The critics wrongly concluded that diplomacy over chemical weapons in Syria just reinforces American decline. Their biggest error is a profound misreading of power. Power is not absolute but shifts according to conflicts, interests, and public opinion. Moreover, the use of military force itself is not linear or black and white, and is significantly affected by strategy, the nature of a conflict, the training and equipping of military forces, and the political character and aims of the governments involved.
For example, the United States was unable to win militarily in Korea in 1950. This was the case even when it was the only country in the world with usable nuclear weapons, China was prostrate after decades of war and revolution, and the Soviet Union was still gravely wounded by World War II. The US also failed to win in Vietnam from 1964-1973. What conclusions could be drawn from these defeats?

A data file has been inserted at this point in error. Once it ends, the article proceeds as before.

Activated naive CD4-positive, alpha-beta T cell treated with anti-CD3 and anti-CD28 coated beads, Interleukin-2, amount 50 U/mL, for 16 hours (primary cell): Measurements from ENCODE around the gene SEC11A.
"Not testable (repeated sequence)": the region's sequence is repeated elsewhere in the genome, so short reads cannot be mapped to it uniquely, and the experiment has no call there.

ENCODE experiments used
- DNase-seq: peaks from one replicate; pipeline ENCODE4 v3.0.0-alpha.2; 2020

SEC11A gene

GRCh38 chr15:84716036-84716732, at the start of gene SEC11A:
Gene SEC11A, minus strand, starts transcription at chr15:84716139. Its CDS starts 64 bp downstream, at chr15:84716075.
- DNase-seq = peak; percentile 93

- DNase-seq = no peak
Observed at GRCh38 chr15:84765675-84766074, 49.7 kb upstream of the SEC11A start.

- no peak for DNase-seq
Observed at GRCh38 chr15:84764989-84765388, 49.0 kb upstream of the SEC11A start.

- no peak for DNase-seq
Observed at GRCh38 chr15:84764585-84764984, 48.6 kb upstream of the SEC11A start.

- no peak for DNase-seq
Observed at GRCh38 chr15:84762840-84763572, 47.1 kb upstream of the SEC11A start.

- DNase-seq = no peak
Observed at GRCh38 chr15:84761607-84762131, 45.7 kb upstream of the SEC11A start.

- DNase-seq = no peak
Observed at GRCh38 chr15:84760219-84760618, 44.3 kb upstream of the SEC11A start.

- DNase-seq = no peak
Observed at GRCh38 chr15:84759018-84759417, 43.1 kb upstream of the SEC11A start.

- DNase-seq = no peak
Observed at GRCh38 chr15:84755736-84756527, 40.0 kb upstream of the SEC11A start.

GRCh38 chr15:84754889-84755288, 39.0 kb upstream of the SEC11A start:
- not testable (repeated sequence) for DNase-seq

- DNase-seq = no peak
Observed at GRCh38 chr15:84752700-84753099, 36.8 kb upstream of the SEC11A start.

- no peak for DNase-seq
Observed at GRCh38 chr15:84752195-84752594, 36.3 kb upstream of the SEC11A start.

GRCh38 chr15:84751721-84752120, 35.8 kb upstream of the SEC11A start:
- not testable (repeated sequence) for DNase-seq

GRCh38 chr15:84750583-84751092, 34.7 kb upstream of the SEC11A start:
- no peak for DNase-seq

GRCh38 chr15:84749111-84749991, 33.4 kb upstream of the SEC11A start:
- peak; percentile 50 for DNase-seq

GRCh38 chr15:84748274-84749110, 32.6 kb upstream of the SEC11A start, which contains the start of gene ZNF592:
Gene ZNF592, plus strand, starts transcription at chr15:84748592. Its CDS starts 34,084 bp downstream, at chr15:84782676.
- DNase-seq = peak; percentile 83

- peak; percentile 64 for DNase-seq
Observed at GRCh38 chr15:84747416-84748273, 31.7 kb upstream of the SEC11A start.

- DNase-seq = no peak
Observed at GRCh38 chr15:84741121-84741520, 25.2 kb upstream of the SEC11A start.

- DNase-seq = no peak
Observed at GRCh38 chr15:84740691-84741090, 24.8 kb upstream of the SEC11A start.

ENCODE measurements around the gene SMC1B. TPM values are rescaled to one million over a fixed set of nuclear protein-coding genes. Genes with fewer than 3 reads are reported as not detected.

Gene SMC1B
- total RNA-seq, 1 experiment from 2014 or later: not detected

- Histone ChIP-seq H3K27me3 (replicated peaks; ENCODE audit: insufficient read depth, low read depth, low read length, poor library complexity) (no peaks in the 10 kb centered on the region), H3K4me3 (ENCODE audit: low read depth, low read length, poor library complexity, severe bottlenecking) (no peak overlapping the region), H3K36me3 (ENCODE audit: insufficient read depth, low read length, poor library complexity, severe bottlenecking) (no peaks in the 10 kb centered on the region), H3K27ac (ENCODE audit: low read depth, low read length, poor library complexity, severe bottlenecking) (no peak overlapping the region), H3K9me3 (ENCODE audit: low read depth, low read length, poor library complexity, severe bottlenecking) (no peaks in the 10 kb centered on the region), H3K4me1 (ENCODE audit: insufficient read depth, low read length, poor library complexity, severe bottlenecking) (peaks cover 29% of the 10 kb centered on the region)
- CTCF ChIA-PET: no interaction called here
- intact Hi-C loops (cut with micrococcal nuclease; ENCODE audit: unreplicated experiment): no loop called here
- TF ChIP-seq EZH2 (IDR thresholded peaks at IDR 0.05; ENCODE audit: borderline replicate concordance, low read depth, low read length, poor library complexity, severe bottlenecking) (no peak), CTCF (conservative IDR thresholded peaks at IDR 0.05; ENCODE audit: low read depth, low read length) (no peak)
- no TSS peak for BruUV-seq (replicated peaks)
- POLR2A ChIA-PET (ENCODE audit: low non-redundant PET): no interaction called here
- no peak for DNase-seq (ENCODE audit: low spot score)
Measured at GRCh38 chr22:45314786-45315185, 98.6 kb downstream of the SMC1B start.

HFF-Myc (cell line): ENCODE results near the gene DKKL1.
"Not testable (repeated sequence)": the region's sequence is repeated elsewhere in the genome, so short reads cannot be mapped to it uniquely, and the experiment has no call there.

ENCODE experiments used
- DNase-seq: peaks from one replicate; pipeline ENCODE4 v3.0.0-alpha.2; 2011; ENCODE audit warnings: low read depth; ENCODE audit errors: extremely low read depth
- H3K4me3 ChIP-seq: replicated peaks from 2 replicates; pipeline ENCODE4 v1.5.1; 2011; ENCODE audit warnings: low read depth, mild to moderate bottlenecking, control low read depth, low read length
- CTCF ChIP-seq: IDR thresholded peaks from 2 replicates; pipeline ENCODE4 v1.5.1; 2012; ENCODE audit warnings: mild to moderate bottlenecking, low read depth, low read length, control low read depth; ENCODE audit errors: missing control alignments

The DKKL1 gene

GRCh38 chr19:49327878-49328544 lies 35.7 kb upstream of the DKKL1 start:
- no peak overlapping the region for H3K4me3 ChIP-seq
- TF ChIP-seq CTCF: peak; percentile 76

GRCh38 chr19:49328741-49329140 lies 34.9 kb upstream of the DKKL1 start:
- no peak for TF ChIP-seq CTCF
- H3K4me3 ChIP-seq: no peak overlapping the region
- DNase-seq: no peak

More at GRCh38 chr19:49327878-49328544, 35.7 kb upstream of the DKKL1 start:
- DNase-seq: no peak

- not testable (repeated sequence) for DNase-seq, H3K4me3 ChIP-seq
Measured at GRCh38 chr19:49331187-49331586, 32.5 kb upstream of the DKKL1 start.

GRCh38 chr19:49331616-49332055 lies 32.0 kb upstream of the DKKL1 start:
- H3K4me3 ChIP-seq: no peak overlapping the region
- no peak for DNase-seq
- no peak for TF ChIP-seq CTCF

At the time, some – including the Soviet government – concluded that the US was about to be surpassed by the USSR. In fact, what happened over the next two decades was quite different from this prediction: China essentially abandoned communism, and the Soviet Union collapsed. While this was happening, the United States began to overcome its racist legacy and oppression of women and minorities, its economy grew vastly richer, and Americans grew wealthier than ever before in their history. Some decline!